Abir Abdullah

An independent photographer and photo editor, Abir Abdullah works as a photography instructor at Alliance Française de Dhaka. He studied at the Pathshala South Asian Media Institute, gaining a diploma in photojournalism in 1999. He worked as the Bangladesh correspondent of the European Pressphoto Agency (EPA) from 2005 to 2017.

Abir has been appointed as the principal of Pathshala South Asian Media Institute from 2018 to 2020.

Stateless Rohingyas – An Uncertain Future

My family fled from our village in Bangladesh to the capital during the Liberation War against Pakistan in 1971.

We had to flee travelling in the rain, under hot sun and often without enough food. The Pakistani army was killing innocent people including men, women and children, burning houses and raping women. I was very small and couldn’t remember much at that age. But what I saw on the Bangladesh-Myanmar border, when I was documenting the Rohingya exodus in 2017, was as if I had returned back to my childhood. And at the same time, it was beyond my imagination.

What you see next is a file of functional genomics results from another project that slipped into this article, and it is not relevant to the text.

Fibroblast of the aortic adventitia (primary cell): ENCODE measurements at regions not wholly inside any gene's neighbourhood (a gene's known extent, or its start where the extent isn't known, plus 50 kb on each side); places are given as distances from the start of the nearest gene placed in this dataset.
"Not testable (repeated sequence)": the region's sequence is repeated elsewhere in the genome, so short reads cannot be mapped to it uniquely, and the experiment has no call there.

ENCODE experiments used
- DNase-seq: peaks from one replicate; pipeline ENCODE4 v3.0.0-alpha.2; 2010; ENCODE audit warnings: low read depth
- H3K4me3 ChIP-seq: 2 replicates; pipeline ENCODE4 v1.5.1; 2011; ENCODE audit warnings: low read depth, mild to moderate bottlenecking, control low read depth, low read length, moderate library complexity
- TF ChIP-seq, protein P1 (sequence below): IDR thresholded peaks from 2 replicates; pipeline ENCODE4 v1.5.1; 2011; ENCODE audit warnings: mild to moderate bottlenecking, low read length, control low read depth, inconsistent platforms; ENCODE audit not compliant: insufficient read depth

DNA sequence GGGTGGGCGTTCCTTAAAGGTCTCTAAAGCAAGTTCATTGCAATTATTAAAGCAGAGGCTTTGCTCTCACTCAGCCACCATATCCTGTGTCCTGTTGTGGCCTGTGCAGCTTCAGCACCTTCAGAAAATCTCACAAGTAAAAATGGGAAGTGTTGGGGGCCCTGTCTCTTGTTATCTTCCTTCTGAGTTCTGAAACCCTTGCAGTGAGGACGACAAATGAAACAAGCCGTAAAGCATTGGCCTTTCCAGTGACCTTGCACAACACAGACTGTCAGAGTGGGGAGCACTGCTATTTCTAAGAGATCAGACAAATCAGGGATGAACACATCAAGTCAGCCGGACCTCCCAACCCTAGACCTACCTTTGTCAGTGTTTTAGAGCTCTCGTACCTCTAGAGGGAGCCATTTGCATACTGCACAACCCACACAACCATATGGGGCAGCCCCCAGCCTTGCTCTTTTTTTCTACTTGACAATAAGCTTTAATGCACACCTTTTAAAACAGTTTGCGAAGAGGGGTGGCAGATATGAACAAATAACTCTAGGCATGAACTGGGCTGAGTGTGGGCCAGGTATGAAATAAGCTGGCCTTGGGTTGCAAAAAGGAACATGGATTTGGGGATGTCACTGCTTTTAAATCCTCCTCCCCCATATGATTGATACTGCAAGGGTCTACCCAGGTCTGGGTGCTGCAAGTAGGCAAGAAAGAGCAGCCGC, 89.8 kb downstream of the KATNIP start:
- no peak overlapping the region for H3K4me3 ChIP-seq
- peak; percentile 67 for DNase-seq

This time the Myanmar army had started a genocide against the Rohingya, to whom citizenship had been refused, burning villages, killing civilians and raping women.

As a consequence, more than 800,000 people have crossed the border into Bangladesh. Carrying what little they had on their backs, the men, women, children, and elderly people walked barefoot through the jungle and mountains for several days or risked the rough seas of the Bay of Bengal.

60 percent of them were children, from teenagers to infants, arriving exhausted, hungry, and dehydrated.

Abir Abdullah